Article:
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California lawmakers following debate in Congress about a federal tax overhaul are bracing themselves for the complex task of deciding whether and when the state would conform.
The Legislature will need at least six months to examine the eventual federal package and adjust to the potentially radical changes, Assembly Revenue and Taxation Committee Chair Sebastian Ridley-Thomas (D) told Bloomberg BNA Feb. 16.
Because California doesn’t automatically conform to federal tax law changes, legislation would be necessary. California generally conforms to most, but not all, federal provisions. The last conformity measure was enacted in 2015, and before that it was 2009.
Ridley-Thomas said he expects that California won’t conform with everything in any federal package and would phase in the changes it does enact to minimize disruption to the economy.
California’s diverse economy closely mirrors the national economy, with a large mix of robust industries and sectors, Ridley-Thomas said. Tax policy might be one area where California and its Democratic leaders may find more common ground with Republicans controlling Congress and the White House, he said.
“It’s important to start getting our minds agile on tax reform and how we might embrace it,” he said.
To jumpstart the state discussion, Ridley-Thomas and State Board of Equalization Vice-Chair Diane Harkey (R) hosted a telephone panel discussion Feb. 14 with federal and state tax specialists who raised key questions for California policy makers to consider.
California taxpayers are among the most likely to be stung by a proposed elimination of the federal deduction for state and local tax payments, but the impact might not be as severe as it appears, Edward Kleinbard, a law professor at the University of Southern California, said during the panel discussion.
Californians tend to have higher incomes and significant state and local tax liabilities compared to residents of many other states, making the deduction “quite important to Californians,” he said.
More than 30 percent of federal returns from California taxpayers claim the deduction, with an average claim of $17,100, according to 2014 data compiled by the Tax Policy Center at the Urban Institute and Brookings Institution. Only Connecticut, New Jersey and New York have more claims with higher average amounts.
However, many California income taxpayers already don’t enjoy the full benefit of the deduction because they don’t itemize, they fall under the alternative minimum tax or their high incomes limit their ability to claim many deductions, Kleinbard said.
Californians also would feel more of the benefit of another element of the Republican package than those in states with typically lower wages and incomes: a reduction in the federal income tax rate. That reduction could offset much of the cost of losing the state and local deduction for many taxpayers, although the overall balance would vary from taxpayer to taxpayer, Kleinbard said.
“There are countervailing factors that tend to be ignored,” he told Bloomberg BNA Feb. 15. “It would not surprise me if it had significantly less impact than we think at first glance.”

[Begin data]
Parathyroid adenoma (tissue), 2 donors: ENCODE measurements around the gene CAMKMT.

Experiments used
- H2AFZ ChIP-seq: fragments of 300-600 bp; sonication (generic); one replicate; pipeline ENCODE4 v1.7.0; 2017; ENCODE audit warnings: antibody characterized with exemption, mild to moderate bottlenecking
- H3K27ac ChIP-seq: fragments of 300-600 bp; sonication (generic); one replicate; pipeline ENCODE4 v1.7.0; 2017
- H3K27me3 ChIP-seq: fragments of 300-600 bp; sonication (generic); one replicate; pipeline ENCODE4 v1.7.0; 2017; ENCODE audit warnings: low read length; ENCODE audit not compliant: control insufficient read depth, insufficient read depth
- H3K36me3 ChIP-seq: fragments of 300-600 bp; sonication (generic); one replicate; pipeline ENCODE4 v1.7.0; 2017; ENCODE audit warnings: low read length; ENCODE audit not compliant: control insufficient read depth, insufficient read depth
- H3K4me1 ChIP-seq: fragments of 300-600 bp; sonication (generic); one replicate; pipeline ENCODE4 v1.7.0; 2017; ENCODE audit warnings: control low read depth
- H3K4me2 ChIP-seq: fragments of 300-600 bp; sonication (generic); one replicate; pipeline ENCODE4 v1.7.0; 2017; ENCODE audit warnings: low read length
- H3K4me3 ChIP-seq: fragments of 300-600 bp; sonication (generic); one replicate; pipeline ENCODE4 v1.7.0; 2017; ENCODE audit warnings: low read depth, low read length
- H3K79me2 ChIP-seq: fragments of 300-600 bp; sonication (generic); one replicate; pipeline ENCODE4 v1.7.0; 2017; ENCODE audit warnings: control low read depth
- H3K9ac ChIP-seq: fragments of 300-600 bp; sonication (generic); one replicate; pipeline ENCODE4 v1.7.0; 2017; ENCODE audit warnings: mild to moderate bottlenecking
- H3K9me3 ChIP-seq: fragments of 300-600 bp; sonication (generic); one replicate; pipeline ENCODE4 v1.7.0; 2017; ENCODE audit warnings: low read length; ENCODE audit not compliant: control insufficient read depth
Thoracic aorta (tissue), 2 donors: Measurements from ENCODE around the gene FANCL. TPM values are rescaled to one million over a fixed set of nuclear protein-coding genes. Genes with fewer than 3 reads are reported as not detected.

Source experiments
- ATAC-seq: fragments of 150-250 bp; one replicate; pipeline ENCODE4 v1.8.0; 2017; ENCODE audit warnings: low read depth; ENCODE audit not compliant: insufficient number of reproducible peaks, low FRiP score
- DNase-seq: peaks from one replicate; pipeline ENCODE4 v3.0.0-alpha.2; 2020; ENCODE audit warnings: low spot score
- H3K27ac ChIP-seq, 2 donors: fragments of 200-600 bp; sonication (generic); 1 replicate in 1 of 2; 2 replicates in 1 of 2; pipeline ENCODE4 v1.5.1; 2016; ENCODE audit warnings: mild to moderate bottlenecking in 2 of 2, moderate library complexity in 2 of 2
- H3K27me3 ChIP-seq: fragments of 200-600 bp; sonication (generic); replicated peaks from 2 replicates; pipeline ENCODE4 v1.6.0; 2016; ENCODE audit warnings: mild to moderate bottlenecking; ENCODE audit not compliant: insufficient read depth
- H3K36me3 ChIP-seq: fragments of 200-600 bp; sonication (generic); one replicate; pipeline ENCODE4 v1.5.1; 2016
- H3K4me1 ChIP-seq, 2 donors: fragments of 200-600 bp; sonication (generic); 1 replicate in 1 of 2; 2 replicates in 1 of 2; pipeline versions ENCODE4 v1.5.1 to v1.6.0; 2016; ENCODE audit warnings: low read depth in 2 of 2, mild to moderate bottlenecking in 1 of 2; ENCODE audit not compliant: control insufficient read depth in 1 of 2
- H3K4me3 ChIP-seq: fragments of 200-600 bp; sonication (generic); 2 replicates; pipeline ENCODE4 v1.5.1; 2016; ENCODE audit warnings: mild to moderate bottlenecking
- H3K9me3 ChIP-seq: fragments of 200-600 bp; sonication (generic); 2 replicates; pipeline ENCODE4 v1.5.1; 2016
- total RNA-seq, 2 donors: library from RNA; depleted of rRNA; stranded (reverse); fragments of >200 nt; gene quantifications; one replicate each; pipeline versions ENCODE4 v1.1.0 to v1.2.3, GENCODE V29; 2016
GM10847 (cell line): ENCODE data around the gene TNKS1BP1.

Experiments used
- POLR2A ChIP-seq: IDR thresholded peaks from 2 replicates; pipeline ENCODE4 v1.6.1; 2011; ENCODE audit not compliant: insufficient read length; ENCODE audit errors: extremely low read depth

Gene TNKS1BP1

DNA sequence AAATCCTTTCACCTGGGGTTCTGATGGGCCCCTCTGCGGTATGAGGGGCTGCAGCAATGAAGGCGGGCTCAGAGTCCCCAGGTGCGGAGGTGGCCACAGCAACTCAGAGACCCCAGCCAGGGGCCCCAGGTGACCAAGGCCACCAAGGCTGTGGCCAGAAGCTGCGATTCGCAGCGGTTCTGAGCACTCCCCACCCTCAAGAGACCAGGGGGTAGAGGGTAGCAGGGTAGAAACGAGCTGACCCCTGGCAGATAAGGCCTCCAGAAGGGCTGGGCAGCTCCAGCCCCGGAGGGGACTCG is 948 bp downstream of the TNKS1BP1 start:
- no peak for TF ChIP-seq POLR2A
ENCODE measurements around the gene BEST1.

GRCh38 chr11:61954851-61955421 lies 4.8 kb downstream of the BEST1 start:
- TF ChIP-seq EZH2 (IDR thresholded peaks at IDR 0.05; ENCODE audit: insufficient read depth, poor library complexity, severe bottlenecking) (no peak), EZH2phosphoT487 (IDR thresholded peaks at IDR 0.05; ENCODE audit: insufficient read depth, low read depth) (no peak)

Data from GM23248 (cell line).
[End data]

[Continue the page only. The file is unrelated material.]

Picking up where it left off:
Still, the backers of the tax overhaul know elimination of the state and local tax deduction would generally hit harder in higher income and higher tax states like California and New York, which are more Democratic, than it would in states where Republicans hold more sway.
“High state tax states tend to be bluer, so it’s easier for Republicans to think it doesn’t hurt their core constituency,” Kleinbard said.
Kleinbard served as chief of staff to the Congress’ Joint Committee on Taxation before joining USC Law School in 2009.
Republicans with the goal of reducing overall tax burdens and the size of government also expect elimination of the deduction would put pressure on state and local governments to reduce their taxes, Alan Auerbach, professor of law and economics at University of California, Berkeley, told Bloomberg BNA. Auerbach also participated on the panel discussion.
“Taxpayers may not be worse off” without the state and local tax deduction, “but they may be less willing to pay higher tax rates to the states,” he said.
As for California conformity with federal changes, Auerbach said lawmakers should look beyond making a political statement in opposition to the Republican administration and consider what is best for California taxpayers.
Ridley-Thomas said one of his top priorities for the federal revamp is repatriation of corporate profits from overseas, which could mean $100 million to $400 million in one-time revenue for California. That revenue could pay for one-time infrastructure fixes the state needs, he said.
He is also watching for changes to tax benefits for municipal bonds and charitable organizations.
If federal talks on the overhaul stall or fail, California officials may need to tackle tax changes instead, and he would put a priority on simplification of the California tax system.
“That would not be the worst idea for California taxpayers,” he said.
To contact the reporter on this story: Laura Mahoney in Sacramento, Calif., at LMahoney@bna.com
To contact the editor responsible for this story: Ryan C. Tuck at firstname.lastname@example.org
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